This article was first published on Activist Insight Online on November 17, 2021. For more information about the product, click here.
Engaged Capital’s Glenn Welling has sent a letter to Quotient Technology criticizing the digital media company for delivering “poor” operational and share price performance in recent years.
The activist also took issue with the company’s corporate governance and hinted at a proxy contest to remake the board.
Engaged, a 6.5% shareholder in Quotient, said in an open letter Wednesday that the company’s top echelon has failed to create value for shareholders over the past seven years despite a prosperous period for rivals and the broader market.
In response, the company said it looked forward to working with Engaged Capital to “better understand [its] views.”
Engaged said Quotient has “valuable assets” that other peers and competitors would find “highly attractive” if the company is “unable to drive profitable growth and the board is finally open to other paths for value creation.” Engaged also offered to provide Quotient with capital through a “strategic investment.”
However, a spokesperson for the company said it was taking “decisive action to drive sustainable value creation.”
“Over the last several quarters, we have made meaningful change, and are building upon a strong foundation that is supported by the industry’s shift to digital and executing across our key value drivers,” the statement continued. “In the third quarter of 2021, we delivered strong revenue growth and adjusted Ebitda margin, while making significant progress on scaling our platform and reducing low-margin business to set Quotient up for long-term, profitable growth.”
Quotient was profiled on Activist Insight Vulnerability four months ago as a potential target for an activist demanding operational improvements and higher shareholder payouts to lift the stock. The report highlighted Quotient’s mounting operating losses and high overhead costs relative to rivals, among other issues.
Activist Insight Vulnerability reporters also argued that an activist could push for a sale of the company, given the consolidation wave in the digital media industry.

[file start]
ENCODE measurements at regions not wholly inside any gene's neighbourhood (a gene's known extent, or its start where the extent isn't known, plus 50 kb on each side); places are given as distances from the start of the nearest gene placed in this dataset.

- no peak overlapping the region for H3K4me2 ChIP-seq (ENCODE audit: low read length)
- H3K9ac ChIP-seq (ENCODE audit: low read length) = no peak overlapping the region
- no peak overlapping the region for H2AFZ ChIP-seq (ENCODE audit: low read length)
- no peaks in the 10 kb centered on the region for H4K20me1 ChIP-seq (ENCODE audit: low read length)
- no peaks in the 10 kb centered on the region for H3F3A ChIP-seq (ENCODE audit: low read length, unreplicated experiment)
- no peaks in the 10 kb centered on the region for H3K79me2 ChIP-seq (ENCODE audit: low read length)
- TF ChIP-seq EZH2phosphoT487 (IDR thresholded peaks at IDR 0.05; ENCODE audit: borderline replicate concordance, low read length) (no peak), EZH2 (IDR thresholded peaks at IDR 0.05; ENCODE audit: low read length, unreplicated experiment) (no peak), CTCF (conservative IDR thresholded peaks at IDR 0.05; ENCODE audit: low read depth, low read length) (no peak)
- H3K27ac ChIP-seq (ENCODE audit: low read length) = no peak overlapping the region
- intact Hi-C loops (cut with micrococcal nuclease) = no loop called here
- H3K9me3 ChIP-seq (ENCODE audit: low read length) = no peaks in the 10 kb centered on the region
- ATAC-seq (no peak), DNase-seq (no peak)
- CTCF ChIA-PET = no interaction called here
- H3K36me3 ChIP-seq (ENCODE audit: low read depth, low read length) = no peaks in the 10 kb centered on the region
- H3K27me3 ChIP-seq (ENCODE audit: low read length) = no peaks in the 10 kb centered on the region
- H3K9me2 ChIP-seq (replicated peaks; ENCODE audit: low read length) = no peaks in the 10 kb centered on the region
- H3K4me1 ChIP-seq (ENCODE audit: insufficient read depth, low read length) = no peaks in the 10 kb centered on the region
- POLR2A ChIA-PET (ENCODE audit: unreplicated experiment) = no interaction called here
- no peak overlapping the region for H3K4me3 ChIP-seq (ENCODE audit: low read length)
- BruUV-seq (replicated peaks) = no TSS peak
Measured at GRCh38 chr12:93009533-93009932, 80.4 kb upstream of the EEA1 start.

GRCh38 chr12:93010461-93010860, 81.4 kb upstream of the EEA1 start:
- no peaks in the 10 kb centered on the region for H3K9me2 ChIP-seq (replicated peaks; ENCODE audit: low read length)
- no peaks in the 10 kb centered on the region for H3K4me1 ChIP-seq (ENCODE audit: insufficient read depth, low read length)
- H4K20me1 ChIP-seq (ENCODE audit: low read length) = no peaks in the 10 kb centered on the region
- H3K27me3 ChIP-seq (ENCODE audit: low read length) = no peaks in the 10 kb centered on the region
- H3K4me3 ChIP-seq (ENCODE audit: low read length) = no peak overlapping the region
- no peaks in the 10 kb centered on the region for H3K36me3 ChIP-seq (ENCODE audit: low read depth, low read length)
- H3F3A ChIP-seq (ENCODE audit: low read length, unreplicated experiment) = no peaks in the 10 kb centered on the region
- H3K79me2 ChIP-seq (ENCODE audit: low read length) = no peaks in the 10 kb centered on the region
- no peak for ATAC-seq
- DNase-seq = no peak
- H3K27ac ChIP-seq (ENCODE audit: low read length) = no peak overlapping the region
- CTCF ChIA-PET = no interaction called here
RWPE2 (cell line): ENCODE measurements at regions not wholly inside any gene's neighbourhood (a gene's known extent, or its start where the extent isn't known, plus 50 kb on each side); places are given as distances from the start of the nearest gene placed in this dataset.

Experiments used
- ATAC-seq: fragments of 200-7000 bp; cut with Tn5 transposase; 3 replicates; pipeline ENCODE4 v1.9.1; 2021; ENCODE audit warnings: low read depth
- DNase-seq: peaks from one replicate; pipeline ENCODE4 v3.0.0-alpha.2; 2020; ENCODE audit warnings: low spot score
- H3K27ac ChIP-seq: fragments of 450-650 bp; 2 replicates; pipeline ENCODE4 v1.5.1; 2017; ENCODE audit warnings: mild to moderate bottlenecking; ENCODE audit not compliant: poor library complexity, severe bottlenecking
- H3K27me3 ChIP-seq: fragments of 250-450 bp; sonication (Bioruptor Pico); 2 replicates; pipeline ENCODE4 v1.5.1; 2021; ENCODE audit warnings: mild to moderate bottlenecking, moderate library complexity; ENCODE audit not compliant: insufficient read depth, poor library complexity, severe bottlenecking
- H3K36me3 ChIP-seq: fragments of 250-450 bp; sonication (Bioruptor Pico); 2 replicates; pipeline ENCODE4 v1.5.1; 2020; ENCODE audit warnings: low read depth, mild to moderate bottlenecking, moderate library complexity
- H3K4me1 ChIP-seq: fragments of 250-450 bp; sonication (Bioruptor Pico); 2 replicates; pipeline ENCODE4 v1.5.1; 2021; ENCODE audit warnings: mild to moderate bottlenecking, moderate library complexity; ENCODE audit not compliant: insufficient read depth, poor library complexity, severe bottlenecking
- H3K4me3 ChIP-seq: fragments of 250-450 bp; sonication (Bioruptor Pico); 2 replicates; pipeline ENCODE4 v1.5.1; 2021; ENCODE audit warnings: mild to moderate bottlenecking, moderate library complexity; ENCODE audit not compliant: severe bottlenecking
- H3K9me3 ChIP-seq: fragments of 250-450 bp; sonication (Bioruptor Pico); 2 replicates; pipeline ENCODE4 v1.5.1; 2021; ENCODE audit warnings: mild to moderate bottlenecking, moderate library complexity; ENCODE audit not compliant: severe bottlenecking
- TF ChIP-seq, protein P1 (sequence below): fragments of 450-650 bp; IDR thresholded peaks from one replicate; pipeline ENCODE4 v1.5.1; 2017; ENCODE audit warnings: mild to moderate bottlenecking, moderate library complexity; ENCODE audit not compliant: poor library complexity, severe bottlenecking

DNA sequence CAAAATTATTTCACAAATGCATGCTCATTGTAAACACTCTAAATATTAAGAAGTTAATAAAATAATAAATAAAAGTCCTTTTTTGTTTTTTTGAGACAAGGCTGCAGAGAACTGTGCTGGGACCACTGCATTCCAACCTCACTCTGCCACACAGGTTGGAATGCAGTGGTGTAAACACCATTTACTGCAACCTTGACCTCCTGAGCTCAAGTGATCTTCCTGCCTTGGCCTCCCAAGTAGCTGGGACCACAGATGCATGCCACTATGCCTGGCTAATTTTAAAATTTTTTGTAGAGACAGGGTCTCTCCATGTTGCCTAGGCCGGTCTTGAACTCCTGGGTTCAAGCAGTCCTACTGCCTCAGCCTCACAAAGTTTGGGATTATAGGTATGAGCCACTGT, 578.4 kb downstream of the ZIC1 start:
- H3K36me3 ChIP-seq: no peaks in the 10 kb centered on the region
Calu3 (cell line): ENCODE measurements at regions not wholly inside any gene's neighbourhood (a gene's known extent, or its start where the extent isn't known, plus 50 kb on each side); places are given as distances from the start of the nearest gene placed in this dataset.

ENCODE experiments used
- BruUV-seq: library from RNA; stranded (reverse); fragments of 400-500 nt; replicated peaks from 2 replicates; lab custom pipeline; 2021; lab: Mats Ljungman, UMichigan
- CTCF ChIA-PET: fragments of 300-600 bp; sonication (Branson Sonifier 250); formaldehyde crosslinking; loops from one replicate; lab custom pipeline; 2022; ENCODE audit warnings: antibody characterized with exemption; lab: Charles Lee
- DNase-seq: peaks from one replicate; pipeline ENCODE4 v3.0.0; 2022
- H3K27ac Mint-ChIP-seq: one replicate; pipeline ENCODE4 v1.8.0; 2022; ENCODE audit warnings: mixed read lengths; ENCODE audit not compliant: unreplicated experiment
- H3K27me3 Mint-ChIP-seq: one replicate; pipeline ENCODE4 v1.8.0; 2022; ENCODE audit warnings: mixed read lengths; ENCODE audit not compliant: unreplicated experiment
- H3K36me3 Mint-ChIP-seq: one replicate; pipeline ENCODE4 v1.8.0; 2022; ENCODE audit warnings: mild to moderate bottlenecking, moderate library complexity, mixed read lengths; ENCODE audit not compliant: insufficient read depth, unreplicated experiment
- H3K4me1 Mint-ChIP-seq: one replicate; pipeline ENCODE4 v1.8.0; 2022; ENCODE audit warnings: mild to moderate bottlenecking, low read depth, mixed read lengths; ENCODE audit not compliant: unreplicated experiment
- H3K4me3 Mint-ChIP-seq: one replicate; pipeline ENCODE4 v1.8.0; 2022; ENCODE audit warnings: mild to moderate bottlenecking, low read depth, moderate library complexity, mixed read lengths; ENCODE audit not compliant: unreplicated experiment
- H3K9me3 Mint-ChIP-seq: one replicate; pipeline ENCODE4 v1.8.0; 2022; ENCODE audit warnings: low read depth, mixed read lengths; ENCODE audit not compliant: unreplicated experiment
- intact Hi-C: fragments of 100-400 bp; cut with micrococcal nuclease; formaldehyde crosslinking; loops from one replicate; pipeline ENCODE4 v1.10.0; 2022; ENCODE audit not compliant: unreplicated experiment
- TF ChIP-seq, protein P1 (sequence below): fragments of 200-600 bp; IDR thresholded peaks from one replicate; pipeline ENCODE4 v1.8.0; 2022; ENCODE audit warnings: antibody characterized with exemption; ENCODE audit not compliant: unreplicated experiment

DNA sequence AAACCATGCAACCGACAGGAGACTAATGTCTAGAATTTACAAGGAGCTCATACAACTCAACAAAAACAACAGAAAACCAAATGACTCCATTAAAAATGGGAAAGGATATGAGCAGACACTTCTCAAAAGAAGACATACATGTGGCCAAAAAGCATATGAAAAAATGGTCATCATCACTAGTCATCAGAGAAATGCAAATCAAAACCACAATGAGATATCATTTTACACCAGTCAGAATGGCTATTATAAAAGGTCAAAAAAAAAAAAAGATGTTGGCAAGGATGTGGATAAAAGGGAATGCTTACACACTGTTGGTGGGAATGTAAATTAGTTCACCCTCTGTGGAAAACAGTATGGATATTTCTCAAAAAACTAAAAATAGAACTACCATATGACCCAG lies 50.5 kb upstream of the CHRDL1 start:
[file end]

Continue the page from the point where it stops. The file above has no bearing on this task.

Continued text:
Engaged noted that Quotient’s current share price sits 53% below the initial public offering in 2014 and close to all-time lows. Quotient’s relative underperformance is “staggering,” underperforming peers by over 500% over a five-year timeframe, the letter reads.
Shares in Quotient, the parent company of coupons.com, were trading down 0.7% at $7.43 as of 10:50 a.m. EST Wednesday, giving it a market value of $700 million. The stock was trading above $17 per share earlier this year in April.
“The magnitude of relative value destruction is evidence that QUOT [Quotient] is suffering from a company-specific problem, not an industry- or market-wide issue,” Welling said, adding that his concerns were heightened earlier this month when Quotient reported its third-quarter results, lowering its guidance and revealing that it had lost a significant client, Albertsons.
“This disastrous performance raises serious questions as to why directors are focused on protecting themselves, rather than closely examining how to change the company’s trajectory,” the activist added.
Welling said Quotient suffers from “abysmal” corporate governance practices. He listed the company’s staggered board, a recent shuffle in director classes, the same person serving as chairman and CEO, and bylaws prohibiting shareholders from calling special meetings or acting by written consent among the issues.
“We find these governance provisions and tactics to be self-serving and an improper use of the company’s corporate machinery to insulate the board,” said the activist investor.
Welling wants Quotient to grant it an exemption to a recently enacted tax benefits preservation plan prohibiting investors from amassing stakes larger than 4.9%. Quotient said this is aimed at protecting its ability to use its net operating losses, but Engaged sees it as an “entrenchment” maneuver.
The activist requested a call with a subset of the independent directors to discuss its concerns.
Quotient “competes in a competitive marketplace and if the company remains oblivious to the issues in need of correction and continues to be managed for profitless growth, every director in this boardroom will be held accountable by stockholders,“ said the activist.